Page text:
Essay: The Case for Pessimism
Jan 28, 2011 | Benny Morris
By Benny Morris
Grim Prospects for a Palestinian state
In recent years, starting with the Israeli handover of West Bank cities and the Gaza Strip to the Palestinian Authority in the mid-1990s, the Palestinians, ever-so-slowly and inefficiently, have built pre-state institutions of governance – most recently and competently under the leadership of Prime Minister Salam Fayyad. During the past few years alone, Western observers have noted substantial improvements in Palestinian taxation, infrastructure, and economic development, and in the functioning of the (American- and European-trained) security services. Indeed, under Fayyad, the West Bank is flourishing economically (around 9% annual growth, according to the International Monetary Fund, even if the gains are fragile) and is a largely peaceful place, with residents even paying traffic tickets, and militants of Hamas and other organisations largely inactive, with some jailed in periodic round-ups.
At the same time, Hamas, which took over the Gaza Strip in 2007 from the Palestinian National Authority, in the process throwing PA officers off of tall buildings and knee-capping others, has also demonstrated an ability to rule, in an orderly if brutal fashion.
A series of question marks hangs over these recent improvements in the governance of the West Bank: How deep do they run? And can they outlast Western financial aid and political backing and the overriding guardianship of Israeli bayonets? Will the American- and European-trained security forces, in crisis, hold their own against Hamas or fade away, like the Western-trained Iraqi and Afghani forces have when left to perform independent of their American and British instructors?
Even before we can get to such practical questions, though, there is another more fundamental question that goes to the heart of the continuing historical struggle between two peoples for the same piece of land: What will be the geographical contours of the envisioned Palestinian state and what will be its nature? Put simply, will the envisioned state encompass all of Palestine, including the territory of the existing Jewish state, Israel, or will it include only the West Bank and Gaza Strip and, perhaps, Arab-populated east Jerusalem? And will the envisioned state be a secular, perhaps even “democratic”, republic as promised by the Fatah-led PNA, which rules the West Bank, or will it be a fundamentalist, Islamic, Sharia-based state, as sought by Hamas, which rules Gaza? Will one of the parties absorb or co-opt the other, or will the Palestinians maintain this political bifurcation indefinitely?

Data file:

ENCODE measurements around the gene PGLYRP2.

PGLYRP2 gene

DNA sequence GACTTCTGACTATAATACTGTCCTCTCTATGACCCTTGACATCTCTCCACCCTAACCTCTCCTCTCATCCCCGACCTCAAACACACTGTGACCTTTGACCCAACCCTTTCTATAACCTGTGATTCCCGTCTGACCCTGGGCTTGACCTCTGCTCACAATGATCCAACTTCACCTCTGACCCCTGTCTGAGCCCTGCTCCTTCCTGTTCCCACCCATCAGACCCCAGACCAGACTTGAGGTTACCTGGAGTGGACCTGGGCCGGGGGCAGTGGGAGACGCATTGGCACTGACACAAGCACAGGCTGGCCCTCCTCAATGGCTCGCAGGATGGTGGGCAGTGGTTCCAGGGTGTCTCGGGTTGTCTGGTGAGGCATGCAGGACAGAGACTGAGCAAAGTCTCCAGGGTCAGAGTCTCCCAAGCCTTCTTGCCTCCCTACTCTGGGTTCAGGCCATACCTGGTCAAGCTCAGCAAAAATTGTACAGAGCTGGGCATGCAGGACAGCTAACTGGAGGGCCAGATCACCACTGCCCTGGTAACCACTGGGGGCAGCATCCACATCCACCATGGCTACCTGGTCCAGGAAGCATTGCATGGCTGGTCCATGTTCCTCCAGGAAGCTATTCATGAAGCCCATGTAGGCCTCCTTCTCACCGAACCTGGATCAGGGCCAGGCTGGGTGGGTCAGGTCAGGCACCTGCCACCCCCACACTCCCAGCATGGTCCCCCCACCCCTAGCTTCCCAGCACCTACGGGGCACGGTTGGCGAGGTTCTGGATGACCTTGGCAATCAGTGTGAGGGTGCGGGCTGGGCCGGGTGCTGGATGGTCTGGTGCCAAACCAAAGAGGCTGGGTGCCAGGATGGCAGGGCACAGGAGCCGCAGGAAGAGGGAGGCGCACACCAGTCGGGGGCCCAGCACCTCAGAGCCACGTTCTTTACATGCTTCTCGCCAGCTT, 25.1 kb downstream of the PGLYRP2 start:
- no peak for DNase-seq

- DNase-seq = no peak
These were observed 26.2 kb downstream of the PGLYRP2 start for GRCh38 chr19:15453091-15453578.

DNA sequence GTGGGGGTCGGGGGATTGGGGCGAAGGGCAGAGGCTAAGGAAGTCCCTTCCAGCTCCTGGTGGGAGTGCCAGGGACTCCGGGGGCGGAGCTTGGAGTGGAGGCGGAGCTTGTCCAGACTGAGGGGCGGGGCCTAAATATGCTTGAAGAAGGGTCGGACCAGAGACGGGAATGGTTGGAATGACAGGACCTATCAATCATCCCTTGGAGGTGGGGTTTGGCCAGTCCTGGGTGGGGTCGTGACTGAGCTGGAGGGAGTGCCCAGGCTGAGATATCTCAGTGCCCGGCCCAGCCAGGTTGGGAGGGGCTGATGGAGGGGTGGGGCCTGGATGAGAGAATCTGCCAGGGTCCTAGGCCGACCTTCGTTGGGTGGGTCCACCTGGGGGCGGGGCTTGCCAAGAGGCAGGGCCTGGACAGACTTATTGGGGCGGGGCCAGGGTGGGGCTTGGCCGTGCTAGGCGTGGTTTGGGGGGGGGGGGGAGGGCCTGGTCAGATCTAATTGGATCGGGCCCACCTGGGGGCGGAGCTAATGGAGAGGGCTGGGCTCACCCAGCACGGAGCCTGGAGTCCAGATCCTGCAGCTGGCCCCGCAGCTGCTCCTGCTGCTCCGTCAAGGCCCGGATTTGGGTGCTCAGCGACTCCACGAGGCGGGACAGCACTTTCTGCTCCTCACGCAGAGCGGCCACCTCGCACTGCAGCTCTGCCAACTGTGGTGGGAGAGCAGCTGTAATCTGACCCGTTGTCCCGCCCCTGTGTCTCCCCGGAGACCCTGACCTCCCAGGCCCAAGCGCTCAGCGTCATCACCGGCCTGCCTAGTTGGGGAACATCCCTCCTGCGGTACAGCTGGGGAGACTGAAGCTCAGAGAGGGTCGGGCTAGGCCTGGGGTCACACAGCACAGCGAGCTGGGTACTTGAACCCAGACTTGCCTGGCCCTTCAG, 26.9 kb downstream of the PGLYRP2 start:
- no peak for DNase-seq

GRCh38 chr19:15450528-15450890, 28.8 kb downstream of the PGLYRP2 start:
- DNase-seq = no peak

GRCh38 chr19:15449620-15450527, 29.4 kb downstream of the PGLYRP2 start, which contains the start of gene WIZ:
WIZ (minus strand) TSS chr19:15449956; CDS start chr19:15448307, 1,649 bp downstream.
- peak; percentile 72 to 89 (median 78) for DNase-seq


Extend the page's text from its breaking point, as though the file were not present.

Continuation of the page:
Which brings us to the current Israeli-Palestinian negotiating impasse. I am not talking about the tactical problem posed by continued or discontinued Israeli construction in West Bank settlements, which will probably be resolved, after some bumps and hesitations. I am speaking of a basic, strategic impasse which, unfortunately, is far more cogent and telling than the ongoing “negotiations”, which are unlikely to lead to a peace treaty or even a “framework” agreement for a future peace accord. This unlikelihood stems from a set of obstacles that I see as insurmountable, given current political-ideological mindsets.
The first, the one that American and European officials never express and – if impolitely mentioned in their presence – turn away from in distaste, is that Palestinian political elites, of both the so-called “secular” and Islamist varieties, are dead set against partitioning the Land of Israel/Palestine with the Jews. They regard all of Palestine as their patrimony and believe that it will eventually be theirs. History, because of demography and the steady empowerment of the Arab and Islamic worlds and the West’s growing alienation from Israel, and because of Allah’s wishes, is, they believe, on their side. They do not want a permanent two-state solution, with a Palestinian Arab state co-existing alongside a (larger) Jewish state; they will not compromise on this core belief and do not believe, on moral or practical grounds, that they should.
This basic Palestinian rejectionism, amounting to a Weltanschauung, is routinely ignored or denied by most Western commentators and officials. To grant it means to admit that the Israeli-Arab conflict has no resolution apart from the complete victory of one side or the other (with the corollary of expulsion, or annihilation, by one side of the other) – which leaves leaders like US President Barack Obama with nowhere realistic to go with regard to the conflict. Philosophically, acceptance of the rock-like unpliability of this reality is extremely problematic, given the ongoing military and philosophical clash between the West and various forces in the Islamic world. Perhaps the fight between America and its allies and its enemies in the Middle East and South Asia and North Africa and the banlieues of Western Europe will go on and on, until one side is vanquished?